The side-to-side action is found in a ton of different flies, which move horizontally in different manners and speeds. Strictly speaking, the fly doesn’t actually have to travel back and forth/side to side; the fly might twitch two or three times on one side and then move to a back and forth action. The majority of flies with this action, however, have a natural side-to-side action. The fastest version of this action is when flies are ripped through the water with a constant wiggle motion much like a crankbait in general tackle parlance. There are a lot of patterns out there that can imitate this movement very effectively. Some prime examples are flies with plastic lips or with discs on the front of them. These plastic attachments walk the line between general and fly fishing, but in many respects the discs open an avenue that may drastically alter our ability to modify fly action, sound, and vibration in the future. Next, would be the foam wiggle flies. These flies also allow the pattern to move vertically on the pause, i.e., they float like a floating Rapala when at rest, but dive down a few feet when stripped. Alternatively, you can fish these patterns with a heavy sinking line to fish them a few feet off of the bottom. Other patterns such as the Double Deceiver will move back and forth with a little slower rhythm, but still with the characteristic back and forth horizontal action. Other flies like the spoon “fly” will have a wobble as they are moved through the water, which is a more subtle action than the other examples. Finally, you can have flies that will move horizontally side-to-side at a much more methodical and even dramatic rhythm. Flies such as the Murdich Minnow, when tied with a large head, will move side-to-side with a slower cadence than the wiggle flies. You can work this fly, trying to trigger that smallmouth to punish the fly on the pause, punctuated by a methodical side then side action. Other flies that perform a similar movement are Hollow Fleyes and Bulkheads. Depending on the density of the materials, the fly may more glide than shoot from side-to-side. Many musky flies also produce a similar action.
These flies are extremely versatile. The first group, which requires more or less constant movement, can be fished when you need to cover water. You can choose a wiggle fly that moves extremely fast from side-to-side, similarly to a lipless crankbait, or you can fish a fly like a double deceiver which will wiggle with its articulation with great displacement in the water. The fly will almost resemble a snake with how far it moves back and forth. You can also slow these flies down to a moderate pace. If you need to work fish a bit more, you can use the flies that twitch back and forth and seemingly hover in the air or drop slowly. This last group can absolutely trigger neutral or lethargic fish, but active fish will destroy your fly as well. The horizontal action is extremely effective, versatile, and fun. Always have flies in your box that have this action, and even different versions of this action.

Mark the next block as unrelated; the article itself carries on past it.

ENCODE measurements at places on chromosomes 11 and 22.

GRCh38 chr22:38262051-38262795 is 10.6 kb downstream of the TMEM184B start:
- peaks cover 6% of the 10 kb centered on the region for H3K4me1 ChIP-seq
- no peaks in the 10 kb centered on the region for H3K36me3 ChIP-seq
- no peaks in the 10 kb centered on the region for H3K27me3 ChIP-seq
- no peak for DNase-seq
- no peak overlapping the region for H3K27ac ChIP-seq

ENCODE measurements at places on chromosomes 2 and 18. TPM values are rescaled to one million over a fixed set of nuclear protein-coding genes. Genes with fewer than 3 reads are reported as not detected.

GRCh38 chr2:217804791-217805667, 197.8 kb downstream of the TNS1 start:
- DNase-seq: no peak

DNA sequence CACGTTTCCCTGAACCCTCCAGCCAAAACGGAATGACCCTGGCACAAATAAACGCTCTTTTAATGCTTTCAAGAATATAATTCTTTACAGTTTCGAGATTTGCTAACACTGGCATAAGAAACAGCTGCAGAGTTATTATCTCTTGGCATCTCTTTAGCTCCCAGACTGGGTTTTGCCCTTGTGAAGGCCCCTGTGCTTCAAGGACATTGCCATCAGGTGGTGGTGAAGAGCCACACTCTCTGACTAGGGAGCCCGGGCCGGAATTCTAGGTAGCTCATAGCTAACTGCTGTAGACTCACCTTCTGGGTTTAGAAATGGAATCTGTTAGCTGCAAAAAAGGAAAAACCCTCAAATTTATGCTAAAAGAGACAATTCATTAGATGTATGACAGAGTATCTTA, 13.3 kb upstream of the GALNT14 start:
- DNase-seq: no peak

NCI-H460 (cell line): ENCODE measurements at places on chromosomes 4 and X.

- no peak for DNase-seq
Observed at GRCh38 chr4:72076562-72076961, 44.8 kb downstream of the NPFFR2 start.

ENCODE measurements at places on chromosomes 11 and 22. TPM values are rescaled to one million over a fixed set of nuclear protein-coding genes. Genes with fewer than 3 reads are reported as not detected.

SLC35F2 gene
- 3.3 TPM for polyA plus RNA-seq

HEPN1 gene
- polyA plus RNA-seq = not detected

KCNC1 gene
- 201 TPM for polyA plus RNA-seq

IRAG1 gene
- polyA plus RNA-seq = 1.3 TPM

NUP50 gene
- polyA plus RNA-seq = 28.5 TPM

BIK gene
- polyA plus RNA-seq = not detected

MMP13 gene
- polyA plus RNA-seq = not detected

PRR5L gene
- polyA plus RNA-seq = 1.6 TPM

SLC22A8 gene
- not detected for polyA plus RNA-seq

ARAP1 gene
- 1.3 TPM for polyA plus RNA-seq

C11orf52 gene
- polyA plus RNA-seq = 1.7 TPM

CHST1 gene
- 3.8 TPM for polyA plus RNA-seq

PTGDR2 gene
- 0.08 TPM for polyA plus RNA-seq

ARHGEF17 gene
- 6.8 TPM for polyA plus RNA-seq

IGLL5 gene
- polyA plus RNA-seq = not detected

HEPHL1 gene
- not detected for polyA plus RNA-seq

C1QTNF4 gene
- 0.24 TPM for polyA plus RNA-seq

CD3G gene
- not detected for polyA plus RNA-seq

This final action, “erratic”, is a catchall of sorts. It really encompasses flies that inherently break both the horizontal and vertical plane. Many flies that produce a side-to-side action will actually allow you to produce more erratic action in your fly pattern if you change your retrieve and/or rod movement. An example of this is the Murdich Minnow, which will allow you to twitch and pulse the fly up and down and with a very erratic movement. The fly can also fall similarly to a vertical action and then come to life and go into a side-to-side action. Flies that are a little more inherently erratic in their action are the Drunk and Disorderly and the Game Changer. The D&D is more subtle than the Game Changer in this respect, but it still allows you to produce incredible, erratic action, breaking the vertical and horizontal planes with every strip. The Game Changer is one of the most erratic fly patterns ever designed. The fly breaks the planes and can sink or move with a jerk motion and then be popped up so that the tail will flip to the front. This type of action drives predators insane. The beauty about these flies is that they are versatile and work on fish that are not necessarily hungry. The flies trigger these fish into feeding; the fish can’t help themselves because of the millions of years of evolution. The real strength in these flies is normally in the angler’s ability to work the fly. You can experiment if the fish are sluggish by letting the fly sink with a methodical twitch-twitch, or you can really move that fly erratically and swiftly, trying to really stir that fish up. These flies are indispensable to anglers, and almost every type of predatory fish will eat flies with this action.
No system of classification is perfect, but these guidelines help us choose and design flies with a purpose. If you have flies that only cover one major type of action, you’re not going to catch fish as consistently, particularly in dozens of different water systems. If you fish one body of water, you might have discovered a particular action that is consistently effective. That’s great! Just don’t expect that to be the case everywhere you fish. Also, there is some beauty in the versatile fly. Many of the best patterns allow you to modify their action when you adjust how you are working the fly or by modifying your rig, say by adding split shot. Versatile flies help you to simplify things even further, so never underestimate these types of flies. Now, once you have your fly actions covered, you can add in other triggers such as sound, vibration, color, flash. Each trigger is important, but for my money, the most drastic change in success will most often come from action.
EXAMPLES OF FLY SELECTIONS WITH DIFFERENT TRIGGERS
TROUT: Gummi Minnow, Booby fly/light Seal Bugger, Mr. Hankey Mouse, Zonker, Bottoms Up, Double Deceiver, Drunk & Disorderly streamer
SMALLMOUTH/LARGEMOUTH BASS: Enrico Puglisi Bluegill, Smallmouth Gotcha/Lounge Lizard, heavily dressed Hollow Fleye on the pause, possibly a gurgler in rivers on the pause, Clouser/Bottoms Up, Double Deceiver/big head Murdich Minnow, Game Changer